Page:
Former prime minister Sir Geoffrey Palmer QC has published two books with Andrew Butler calling for a written, codified constitution that sets out ‘in an accessible form and a single document the fundamental rules and principles under which New Zealand is to be governed’. A road trip and consultation attracted hundreds of submissions, but relatively little political pick-up. Here Palmer reflects on the process, explains why it’s so pressing, and where to next.
There are a number of reasons why elected politicians and political parties are leery of constitutional change. Perhaps the most obvious reason is that people who are elected tend to believe they should be able to legislate freely and without restraint.
We think that is true for many things, but not for everything.
Another difficulty is that very few New Zealanders understand the features of their existing constitution and how it works. They have difficulty joining the dots between the constitutional arrangements and the policy outcomes that affect their everyday lives. Yet the use of public power affects everyone.
There need to be restraints and check and balances. But it is hard to generate a bow-wave of support for change. This is understandable.
The current New Zealand constitution consists of a hodge-podge of rules, some legally binding, others not. It is formed by a jumble of statutes, some New Zealand ones and some very old English ones. Important things are done under obscure constitutional conventions, letters, patent and manuals and a raft of decisions of the courts. This is a ramshackle set of arrangements and we think it poses dangers to the future of New Zealand.
While most of it is written down somewhere, there is nowhere it can be located in a single place and readily comprehended. That is why it is called “unwritten”. There has never been a thorough public discussion properly led and adequately financed by the government as to what New Zealand’s constitutional arrangements should be.
We live still in the shadow of the constitutional arrangements bequeathed to us by the United Kingdom in the 1852 Constitution Act. This means our constitutional arrangements have a colonial tinge about them still.
Quite a lot of people think this is fine and even a virtue. But think on this. Only the United Kingdom and Israel have constitutions similar to ours. Few to be found at the moment would say that the United Kingdom’s Constitution is functioning well and there increasing calls for a written constitution there. Yet our constitution remains remarkably similar to that of the UK.
The world’s two leading democracies in historical terms are probably the United Kingdom and the United States. Both of them are faltering.
New Zealand is one of the world’s oldest democracies. We have been self-governing since 1857. New Zealand has many advantages.
The first is democracy, which is best understood of a form of self-government. But democracy is hard to get and easy to lose. We have a government that is under the rule of law and that is a useful protection.
We have a government that rules over a country that is not in a state of chaos or civil war. Neither is it a failed nation, as more than a score of other nations are. There is an absence of polarisation here. There is an absence of corruption.
We have relatively open government, although the Official Information Act urgently needs attention. We are free from gerrymandering, that is to say rejigging the electoral boundaries for political advantage by political decisions. But some storm clouds are appearing.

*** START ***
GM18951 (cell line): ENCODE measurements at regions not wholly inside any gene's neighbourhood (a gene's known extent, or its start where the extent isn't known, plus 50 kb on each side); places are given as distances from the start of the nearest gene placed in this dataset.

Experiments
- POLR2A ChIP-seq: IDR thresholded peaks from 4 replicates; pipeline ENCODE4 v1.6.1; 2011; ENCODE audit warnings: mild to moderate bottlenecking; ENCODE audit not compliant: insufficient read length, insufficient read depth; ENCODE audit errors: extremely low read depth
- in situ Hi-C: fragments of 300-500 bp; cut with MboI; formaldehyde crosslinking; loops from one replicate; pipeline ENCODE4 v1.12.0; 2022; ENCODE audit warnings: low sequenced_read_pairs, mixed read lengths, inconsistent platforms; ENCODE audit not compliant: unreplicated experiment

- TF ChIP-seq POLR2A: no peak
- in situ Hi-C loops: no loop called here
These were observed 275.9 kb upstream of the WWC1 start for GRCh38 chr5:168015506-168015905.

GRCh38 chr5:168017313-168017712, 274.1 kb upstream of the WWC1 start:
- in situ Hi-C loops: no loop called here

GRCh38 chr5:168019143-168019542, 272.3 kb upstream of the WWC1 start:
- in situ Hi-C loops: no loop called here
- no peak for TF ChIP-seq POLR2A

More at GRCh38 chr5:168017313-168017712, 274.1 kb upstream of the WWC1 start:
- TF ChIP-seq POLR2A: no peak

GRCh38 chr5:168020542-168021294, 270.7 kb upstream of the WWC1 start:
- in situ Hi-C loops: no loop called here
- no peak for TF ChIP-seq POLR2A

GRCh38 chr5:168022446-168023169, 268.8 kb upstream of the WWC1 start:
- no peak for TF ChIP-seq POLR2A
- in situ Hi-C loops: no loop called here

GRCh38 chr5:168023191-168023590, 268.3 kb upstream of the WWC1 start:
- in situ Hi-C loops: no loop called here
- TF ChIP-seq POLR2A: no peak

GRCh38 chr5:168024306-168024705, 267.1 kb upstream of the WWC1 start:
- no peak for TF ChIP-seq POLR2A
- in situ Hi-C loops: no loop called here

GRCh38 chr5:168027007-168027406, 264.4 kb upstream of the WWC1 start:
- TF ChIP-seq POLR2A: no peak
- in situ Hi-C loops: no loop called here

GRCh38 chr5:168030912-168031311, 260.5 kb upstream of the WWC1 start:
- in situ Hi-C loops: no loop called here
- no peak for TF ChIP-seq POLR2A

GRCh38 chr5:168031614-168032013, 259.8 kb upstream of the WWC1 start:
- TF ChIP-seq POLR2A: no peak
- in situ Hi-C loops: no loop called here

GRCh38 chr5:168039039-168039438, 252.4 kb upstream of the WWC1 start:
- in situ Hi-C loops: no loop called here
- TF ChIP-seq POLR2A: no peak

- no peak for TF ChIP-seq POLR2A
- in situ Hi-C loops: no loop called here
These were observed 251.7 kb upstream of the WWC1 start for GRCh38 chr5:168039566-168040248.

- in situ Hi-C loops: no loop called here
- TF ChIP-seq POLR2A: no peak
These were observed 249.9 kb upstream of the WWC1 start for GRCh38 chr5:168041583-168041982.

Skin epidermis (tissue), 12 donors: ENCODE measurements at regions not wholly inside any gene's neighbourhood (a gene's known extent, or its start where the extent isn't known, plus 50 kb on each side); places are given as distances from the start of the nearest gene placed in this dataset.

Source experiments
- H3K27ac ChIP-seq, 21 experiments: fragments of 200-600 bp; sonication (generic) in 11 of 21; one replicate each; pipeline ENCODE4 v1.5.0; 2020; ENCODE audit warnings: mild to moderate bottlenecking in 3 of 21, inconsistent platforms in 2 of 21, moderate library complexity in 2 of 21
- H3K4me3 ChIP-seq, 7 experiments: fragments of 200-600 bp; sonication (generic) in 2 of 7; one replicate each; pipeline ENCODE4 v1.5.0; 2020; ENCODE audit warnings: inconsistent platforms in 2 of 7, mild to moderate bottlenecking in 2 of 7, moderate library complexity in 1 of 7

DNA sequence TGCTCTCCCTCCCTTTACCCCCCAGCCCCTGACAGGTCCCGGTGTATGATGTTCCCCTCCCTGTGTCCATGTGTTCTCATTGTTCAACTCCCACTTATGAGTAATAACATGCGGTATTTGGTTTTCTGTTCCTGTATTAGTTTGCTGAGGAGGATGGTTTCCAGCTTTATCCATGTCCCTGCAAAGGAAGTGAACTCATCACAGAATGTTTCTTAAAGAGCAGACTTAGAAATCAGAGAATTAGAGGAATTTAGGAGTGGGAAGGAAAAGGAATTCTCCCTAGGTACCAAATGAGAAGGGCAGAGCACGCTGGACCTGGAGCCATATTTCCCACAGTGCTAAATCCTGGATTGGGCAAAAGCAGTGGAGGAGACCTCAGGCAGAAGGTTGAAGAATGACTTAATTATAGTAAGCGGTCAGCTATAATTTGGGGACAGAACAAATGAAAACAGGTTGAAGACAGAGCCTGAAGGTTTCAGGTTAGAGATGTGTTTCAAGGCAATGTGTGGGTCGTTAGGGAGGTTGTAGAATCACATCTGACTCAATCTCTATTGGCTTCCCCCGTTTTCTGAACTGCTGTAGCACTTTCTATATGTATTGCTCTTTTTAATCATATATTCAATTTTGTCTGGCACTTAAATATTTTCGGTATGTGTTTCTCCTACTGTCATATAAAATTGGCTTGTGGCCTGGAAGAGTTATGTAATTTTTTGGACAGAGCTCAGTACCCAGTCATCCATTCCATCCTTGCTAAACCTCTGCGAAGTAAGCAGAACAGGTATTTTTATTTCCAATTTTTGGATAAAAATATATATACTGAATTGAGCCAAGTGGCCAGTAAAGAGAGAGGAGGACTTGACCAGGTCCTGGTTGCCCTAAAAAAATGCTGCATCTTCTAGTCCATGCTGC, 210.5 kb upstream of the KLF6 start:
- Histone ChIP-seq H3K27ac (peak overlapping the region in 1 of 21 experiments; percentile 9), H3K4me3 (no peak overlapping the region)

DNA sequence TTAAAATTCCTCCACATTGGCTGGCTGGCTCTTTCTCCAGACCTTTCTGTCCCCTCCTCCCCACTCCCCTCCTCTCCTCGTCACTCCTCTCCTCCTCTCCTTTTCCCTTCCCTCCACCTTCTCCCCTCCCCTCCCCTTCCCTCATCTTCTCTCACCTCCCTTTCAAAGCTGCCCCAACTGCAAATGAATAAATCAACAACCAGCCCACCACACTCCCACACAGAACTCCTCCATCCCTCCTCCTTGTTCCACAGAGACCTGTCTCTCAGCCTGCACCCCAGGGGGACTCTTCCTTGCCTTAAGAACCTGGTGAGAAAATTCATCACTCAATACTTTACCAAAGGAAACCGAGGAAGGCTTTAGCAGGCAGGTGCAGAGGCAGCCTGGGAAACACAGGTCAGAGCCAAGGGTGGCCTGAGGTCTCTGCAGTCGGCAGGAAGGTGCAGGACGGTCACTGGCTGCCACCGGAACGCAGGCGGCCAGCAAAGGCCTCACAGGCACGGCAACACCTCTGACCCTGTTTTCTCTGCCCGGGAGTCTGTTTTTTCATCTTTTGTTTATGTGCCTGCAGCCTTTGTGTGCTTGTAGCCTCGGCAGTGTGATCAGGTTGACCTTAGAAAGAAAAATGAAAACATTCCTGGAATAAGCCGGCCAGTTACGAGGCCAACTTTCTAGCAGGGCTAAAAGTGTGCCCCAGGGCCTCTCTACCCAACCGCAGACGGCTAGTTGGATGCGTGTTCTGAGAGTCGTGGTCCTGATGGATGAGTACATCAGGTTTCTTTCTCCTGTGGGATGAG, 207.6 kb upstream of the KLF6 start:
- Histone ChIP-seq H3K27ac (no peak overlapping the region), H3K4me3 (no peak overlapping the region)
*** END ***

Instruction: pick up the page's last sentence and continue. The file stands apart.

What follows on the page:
Western civilisation is witnessing its democratic values eroding. It is perhaps transitioning toward some new form of government that promises to be rather unpleasant. Both the United Kingdom and the United States have considerable polarisation and political turmoil.
There is in many western countries an increasing lack of trust in the political classes and in the political processes over which they preside. The litany of unhappiness is long.
Probably the biggest problem lies in the great disparities of income that have occurred in western countries in the last 30 years.
The media, which has traditionally acted as a vehicle of communication between the governors and the governed, has broken down. Its business models have been destroyed by the new technology.
To some degree it has been replaced by a social media that can be toxic and tends to be an enemy of representative democracy and not its friend. An example is Cambridge Analytica and the roles that played in both the election of both Donald Trump and the Brexit referendum in the United Kingdom. Facebook has just paid a big fine for allowing that to happen but what deterrent effect will that have?
We are heading towards an era of populism with authoritarian leaders. And these threats to democracy are emerging at a time of enormous future challenges to our public policy.
So far we are free of these trends in New Zealand, but we need to take steps to ensure that does not change.
The challenges facing government these days are infinitely complex, and the threats for the future are profound.
First, there is climate change. This is bringing terrible disruption with sea level rise and increasing extreme weather events. While the public has a better understanding of the issues now than was the case a few years ago, the problems have been evident since before 1990. The public do not appreciate the enormous economic and social consequences of the transitional change that will be required.
That is not the end of the environmental problems faced by the planet. Species extinction and environmental degradation generally has gone on at pace. And look at the water degradation that has occurred in New Zealand.
There is a lot of geopolitical instability in the world. There has been a revival of great power rivalry and not much leadership seems available to produce global solutions to global problems. These problems can be solved only by global cooperation. But global cooperation is reducing not growing.